Apple’s Siri is reportedly set to get a whole lot smarter, with the virtual assistant tipped to dig into third-party apps to extend its functionality on the iPhone and iPad, and perhaps upcoming wearables like the much-rumored iWatch. While Apple boosted Siri’s abilities in iOS 7, adding the ability to post Twitter messages, pull information out of Wikipedia, and more, delivering results in a more lifelike voice, the system is still limited to a small subset of apps available for iOS devices.
That’s set to change soon, insiders tell The Information. According to the sources, Apple will open Siri using an API of sorts, which could be used by app developers to integrate the voice control system into their titles.
Currently, though Siri does work with some third-parties – such as being able to book at nearby restaurants using OpenTable – they’re specifically negotiated deals between Apple and the service provider.
The change could mean things like being able to make calls through something other than iOS’ own Phone app, perhaps like Google Voice, and send messages in other ways than the Messages app. Although it might mean a dilution of the control Apple has over the overall process, it would certainly boost Siri’s usability, particularly for those who haven’t entirely bought into the company’s ecosystem.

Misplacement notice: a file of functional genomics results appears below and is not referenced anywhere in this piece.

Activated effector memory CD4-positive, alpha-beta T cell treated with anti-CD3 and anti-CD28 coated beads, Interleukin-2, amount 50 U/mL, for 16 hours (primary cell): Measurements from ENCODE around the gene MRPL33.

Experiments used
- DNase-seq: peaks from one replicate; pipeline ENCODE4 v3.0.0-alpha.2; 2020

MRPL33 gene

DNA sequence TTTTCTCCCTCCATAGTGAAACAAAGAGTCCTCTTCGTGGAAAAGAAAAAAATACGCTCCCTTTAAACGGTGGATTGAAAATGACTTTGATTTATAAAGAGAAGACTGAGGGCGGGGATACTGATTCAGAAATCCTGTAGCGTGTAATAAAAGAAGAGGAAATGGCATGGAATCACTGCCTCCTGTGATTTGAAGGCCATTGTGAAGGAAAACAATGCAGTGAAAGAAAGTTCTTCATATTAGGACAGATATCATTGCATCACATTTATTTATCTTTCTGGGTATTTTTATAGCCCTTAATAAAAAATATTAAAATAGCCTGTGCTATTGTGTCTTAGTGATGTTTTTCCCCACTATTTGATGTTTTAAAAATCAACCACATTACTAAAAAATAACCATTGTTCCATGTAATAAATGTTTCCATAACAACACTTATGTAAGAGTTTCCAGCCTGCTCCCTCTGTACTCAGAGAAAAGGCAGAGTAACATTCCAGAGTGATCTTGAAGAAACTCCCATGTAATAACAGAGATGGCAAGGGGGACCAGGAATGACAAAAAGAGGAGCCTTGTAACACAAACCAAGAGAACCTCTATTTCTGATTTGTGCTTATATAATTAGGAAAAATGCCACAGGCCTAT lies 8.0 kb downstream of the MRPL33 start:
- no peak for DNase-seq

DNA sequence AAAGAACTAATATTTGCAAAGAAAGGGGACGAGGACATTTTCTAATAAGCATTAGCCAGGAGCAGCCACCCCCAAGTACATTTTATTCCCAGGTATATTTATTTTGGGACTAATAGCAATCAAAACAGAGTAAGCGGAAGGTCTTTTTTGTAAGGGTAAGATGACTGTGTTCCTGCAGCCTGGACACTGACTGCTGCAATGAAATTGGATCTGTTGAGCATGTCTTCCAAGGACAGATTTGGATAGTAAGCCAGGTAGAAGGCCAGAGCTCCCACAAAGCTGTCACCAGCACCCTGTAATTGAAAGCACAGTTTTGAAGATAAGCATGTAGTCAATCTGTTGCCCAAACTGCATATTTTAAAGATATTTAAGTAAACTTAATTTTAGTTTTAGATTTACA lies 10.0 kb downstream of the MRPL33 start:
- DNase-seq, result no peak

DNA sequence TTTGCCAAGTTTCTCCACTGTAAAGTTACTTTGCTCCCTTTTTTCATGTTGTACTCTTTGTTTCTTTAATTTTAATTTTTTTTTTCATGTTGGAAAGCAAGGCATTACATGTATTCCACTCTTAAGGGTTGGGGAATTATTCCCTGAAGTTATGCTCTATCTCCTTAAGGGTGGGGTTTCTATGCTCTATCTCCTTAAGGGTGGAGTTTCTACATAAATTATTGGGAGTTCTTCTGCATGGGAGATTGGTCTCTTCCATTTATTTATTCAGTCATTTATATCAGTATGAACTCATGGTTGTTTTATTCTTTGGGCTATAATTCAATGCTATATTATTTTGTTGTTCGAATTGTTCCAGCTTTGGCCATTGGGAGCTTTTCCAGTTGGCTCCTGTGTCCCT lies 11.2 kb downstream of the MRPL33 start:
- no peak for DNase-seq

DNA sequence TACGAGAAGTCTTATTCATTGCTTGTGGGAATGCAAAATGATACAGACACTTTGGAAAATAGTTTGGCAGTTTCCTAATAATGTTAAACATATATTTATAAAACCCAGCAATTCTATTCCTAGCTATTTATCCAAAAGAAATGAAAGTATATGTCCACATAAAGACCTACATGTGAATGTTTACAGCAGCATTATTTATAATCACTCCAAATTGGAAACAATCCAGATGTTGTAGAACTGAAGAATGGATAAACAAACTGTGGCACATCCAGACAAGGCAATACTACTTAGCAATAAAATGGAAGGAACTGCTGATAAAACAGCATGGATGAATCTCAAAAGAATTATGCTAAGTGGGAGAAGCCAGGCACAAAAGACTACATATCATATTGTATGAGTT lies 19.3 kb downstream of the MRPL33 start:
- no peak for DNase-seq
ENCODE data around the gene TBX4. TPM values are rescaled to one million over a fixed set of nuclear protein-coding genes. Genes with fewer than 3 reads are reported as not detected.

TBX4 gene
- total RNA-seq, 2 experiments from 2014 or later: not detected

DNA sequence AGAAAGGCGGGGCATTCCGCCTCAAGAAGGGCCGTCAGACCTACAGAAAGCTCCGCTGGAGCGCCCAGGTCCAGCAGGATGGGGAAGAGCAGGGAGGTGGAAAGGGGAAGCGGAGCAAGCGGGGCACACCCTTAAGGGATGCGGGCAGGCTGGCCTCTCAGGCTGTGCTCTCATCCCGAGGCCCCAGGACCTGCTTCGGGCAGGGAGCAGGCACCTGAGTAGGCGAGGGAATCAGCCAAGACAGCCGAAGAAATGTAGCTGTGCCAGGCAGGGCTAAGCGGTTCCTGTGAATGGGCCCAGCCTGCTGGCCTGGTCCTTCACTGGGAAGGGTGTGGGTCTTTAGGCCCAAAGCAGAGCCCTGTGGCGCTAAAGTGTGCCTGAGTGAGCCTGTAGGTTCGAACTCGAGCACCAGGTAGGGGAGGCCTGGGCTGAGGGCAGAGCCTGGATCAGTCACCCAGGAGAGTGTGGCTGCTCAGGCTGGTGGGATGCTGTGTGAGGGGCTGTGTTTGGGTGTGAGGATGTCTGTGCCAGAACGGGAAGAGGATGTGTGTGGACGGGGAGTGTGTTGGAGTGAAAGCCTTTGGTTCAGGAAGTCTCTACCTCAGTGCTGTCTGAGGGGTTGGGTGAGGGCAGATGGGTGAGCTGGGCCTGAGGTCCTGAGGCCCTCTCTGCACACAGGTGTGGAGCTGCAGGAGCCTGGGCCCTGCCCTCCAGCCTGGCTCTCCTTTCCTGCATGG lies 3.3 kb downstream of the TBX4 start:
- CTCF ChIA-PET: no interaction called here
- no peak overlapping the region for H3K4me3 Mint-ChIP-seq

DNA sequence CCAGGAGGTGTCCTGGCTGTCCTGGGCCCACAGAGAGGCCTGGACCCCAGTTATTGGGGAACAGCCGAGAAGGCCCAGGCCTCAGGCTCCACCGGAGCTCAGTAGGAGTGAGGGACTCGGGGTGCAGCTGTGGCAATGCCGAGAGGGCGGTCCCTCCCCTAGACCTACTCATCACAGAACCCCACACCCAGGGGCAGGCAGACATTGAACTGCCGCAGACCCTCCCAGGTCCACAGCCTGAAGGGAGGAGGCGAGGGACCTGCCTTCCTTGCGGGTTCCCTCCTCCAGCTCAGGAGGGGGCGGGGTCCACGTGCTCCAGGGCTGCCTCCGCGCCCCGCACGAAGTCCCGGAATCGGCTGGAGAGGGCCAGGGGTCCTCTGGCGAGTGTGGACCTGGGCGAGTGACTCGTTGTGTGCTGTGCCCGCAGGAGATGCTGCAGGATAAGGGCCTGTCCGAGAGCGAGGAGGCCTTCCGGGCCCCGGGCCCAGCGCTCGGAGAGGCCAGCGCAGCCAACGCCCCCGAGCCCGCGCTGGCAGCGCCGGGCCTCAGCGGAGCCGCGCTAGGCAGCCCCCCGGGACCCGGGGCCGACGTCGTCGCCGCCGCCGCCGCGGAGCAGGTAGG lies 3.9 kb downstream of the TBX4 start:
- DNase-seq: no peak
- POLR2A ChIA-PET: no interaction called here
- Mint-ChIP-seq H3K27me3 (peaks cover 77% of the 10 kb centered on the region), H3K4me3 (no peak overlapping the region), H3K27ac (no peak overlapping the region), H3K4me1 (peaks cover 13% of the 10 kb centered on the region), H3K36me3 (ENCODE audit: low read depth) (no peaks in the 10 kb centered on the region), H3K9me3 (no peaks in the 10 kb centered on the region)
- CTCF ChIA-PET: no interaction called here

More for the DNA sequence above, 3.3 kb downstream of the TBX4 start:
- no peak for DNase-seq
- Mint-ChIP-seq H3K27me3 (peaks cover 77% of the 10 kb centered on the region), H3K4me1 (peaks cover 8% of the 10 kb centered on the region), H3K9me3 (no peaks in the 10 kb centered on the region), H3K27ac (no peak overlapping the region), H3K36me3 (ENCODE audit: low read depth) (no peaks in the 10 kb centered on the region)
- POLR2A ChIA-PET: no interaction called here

Meanwhile, the changes in progress will also apparently have an impact on how Siri displays in different contexts, such as automatically showing a user-set fitness app when the digital assistant recognizes that the user is probably running or doing other exercises. The tech is described as working automatically with “constrained screen space” which could also indicate a paving of the way to smaller-screen devices such as the well-discussed – but still yet-to-be-official – iWatch wearable Apple is expected to launch.
That sort of contextual awareness, showing apps relevant to what the user is doing at any one time, could form the backbone of a Siri-powered smartwatch. Rather than forcing wearers to page through a smaller version of the iOS display, the wearable could instead switch itself between modes depending on what was going on around it.
Back in October 2013, Apple reportedly acquired Cue, a smart social search engine which dug through email and social networking accounts to figure out appointments and events that weren’t on the user’s regular calendar. The move was widely seen at the time as another step by Apple to rival Google Now, Android’s contextual engine.